Unexpected Things About Moving To Rome

Today is Boxing Day which is St. Stephen’s Day here in Italy. As we are on day three of red zone lockdown, I have time to reflect.

Moving to a new country has both its delights and irritations. Then, there are the things that I just hadn’t contemplated or expected.

Eating cookies for breakfast: that takes getting used to. They also eat croissants (un cornetto is a croissant) and pizza for breakfast. The breakfast pizza is a sandwich made with pizza bread which is like focaccia (the pizza can be many things here and is in many ways simply “bread”). Another thing is that mayonnaise for your sandwich for breakfast is okay, but most sandwiches are quite sparsely filled and have very little “lettuce, tomato,…” but instead the extremely popular bologna, mortadella, provides enough fat (there is a required amount of fat squares that must be visible) to butter the sandwich. Another thing is that you can get meatballs, ham with fresh mozzarella, sautéed broccoli greens, and almost anything in a sandwich. It just won’t be very tall.

Trash on the street: the trash dumpsters are communal and this means that there are trash dumpsters on every street. It’s all out there for everyone to see. Not hidden away in the bowels of the buildings or back alley.

Tupperware/food containers: I had not expected this to be so hard to find. I suppose it’s because Italians eat fresh food every day. Or at least they don’t cook up a storm on a Sunday and then neatly stack containers of food in the freezer. It’s not that Italians don’t have left overs. They do. They are extremely frugal. But, they just store it in some other way. I’m not sure what. On the other hand, I can easily find a pasta making board at the kitchen store.

Ham (proscuitto cotto): It’s so good here. And I’m not even talking about proscuitto and porchetta, and all those other lovely pork products. I just mean simple pink ham to go on my bread.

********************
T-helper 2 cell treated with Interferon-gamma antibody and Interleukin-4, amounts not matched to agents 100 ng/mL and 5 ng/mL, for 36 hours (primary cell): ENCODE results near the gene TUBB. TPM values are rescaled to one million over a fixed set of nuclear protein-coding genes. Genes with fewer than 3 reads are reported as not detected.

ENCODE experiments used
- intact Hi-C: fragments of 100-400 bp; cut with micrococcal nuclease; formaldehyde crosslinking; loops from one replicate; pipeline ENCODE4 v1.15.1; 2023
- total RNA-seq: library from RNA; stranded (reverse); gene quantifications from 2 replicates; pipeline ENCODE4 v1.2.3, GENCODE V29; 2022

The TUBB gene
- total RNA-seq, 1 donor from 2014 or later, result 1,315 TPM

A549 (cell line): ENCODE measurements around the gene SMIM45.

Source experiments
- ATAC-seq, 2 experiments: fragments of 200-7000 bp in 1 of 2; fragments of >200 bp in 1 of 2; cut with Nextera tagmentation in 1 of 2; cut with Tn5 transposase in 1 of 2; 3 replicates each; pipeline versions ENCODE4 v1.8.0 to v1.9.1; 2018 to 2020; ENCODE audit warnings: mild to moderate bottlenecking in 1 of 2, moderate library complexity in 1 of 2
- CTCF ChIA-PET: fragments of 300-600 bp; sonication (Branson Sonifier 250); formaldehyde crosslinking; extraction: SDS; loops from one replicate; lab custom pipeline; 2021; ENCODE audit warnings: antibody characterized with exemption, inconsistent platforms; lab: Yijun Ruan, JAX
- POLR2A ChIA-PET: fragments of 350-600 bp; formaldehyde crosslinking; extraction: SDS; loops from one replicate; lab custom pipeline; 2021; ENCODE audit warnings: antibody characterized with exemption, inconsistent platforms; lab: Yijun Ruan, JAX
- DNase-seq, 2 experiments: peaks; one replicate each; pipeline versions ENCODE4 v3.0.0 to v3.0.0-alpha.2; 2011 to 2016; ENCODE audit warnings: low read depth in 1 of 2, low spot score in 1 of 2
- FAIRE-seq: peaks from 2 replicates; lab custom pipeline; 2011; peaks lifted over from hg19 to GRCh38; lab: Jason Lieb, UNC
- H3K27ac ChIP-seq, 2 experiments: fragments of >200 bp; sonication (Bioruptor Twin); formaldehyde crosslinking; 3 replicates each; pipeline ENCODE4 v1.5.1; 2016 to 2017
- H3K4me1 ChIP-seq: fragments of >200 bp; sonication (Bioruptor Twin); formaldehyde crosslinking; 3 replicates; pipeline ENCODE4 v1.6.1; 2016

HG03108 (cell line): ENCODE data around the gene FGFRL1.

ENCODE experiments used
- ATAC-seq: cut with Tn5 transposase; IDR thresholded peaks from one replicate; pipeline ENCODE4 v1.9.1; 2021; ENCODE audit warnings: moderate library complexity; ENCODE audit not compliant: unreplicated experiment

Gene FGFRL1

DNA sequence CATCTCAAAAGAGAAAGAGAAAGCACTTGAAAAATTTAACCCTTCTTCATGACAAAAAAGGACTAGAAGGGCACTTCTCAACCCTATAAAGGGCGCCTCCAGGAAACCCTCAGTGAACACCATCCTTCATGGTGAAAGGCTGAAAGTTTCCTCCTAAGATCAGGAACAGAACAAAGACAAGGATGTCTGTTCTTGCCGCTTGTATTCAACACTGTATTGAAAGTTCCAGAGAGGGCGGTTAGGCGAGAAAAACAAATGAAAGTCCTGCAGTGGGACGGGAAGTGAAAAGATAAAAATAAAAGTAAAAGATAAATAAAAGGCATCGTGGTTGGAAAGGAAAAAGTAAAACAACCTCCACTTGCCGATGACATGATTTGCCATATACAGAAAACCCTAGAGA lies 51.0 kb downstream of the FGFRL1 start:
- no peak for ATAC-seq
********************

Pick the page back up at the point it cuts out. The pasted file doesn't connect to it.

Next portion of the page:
The freshness: fresh fruit is sold ripe here so it also goes bad a bit faster than in the U.S. Fruit is not stored in the fridge so it dries out or begins to molder. The clementines are lovely this time of year in Rome but I didn’t expect them to start going mushy on day five. One day I ate eight clementines to eat them all before they went bad. I could freeze the pulp but fresh juice is not as common here as in Peru. In Peru, one always new it was morning because of the sound of blenders whizzing all over Lima. In Peru, the method is to blitz the fruit and then sieve it. Here in Italy, the fruit, usually oranges, are pressed. The greens are really green and Italians love greens.

Preserved Fish: jarred tuna is in almost anything here — and on pizza. Anchovy: yes, on everything. Not gelato. But, the anchovy is good. Since Italian food is not that spicy, anchovy is the strong flavor. And it’s not that strong.

Prices: pizza is affordable ($4 for a personal pizza, no tipping so reasonable for lunch). Eating out/taking out is affordable (my pasta and a drink on Piazza Navona was 13 Euro). Christmas cards and stationery are pricey (4.5 Euro for a card). Taxis are not cheap as they run the meter from when they choose to take your ride, not when you get in the car. This makes it about 5 Euro per kilometer. But so worth it on these hard and ankle-mangling cobblestones. While the price of items in stores is higher than in the U.S., it is possible to shop at the many Chinese-run stores and buy the “made in China” straight from China. I went to one such store, loaded up my arms, and was shocked that it cost a total of 13 Euro. In contrast, my hot water kettle (it is fancy) cost 48 Euro.

English: I knew that most people would speak some English. They do. If not, they will probably find someone. But, it is possible to live in Rome without speaking Italian. Not as much fun, but possible.

Friendliness: I didn’t expect people to be so friendly. I never thought of Italians as friendly. Maybe it’s just in Rome? Maybe it’s because the shop owners and restaurant owners are so happy to see a customer after almost a year of COVID? Maybe it’s that unicorn called “customer service?” Maybe because I try to speak Italian? Or because I say “buongiorno” to everyone, even random people on the street… Whatever the reason, most people I interact with are friendly.

Koller – My Butcher in Bogota

The Koller butchery in Bogota.
The Koller butchery in Bogota.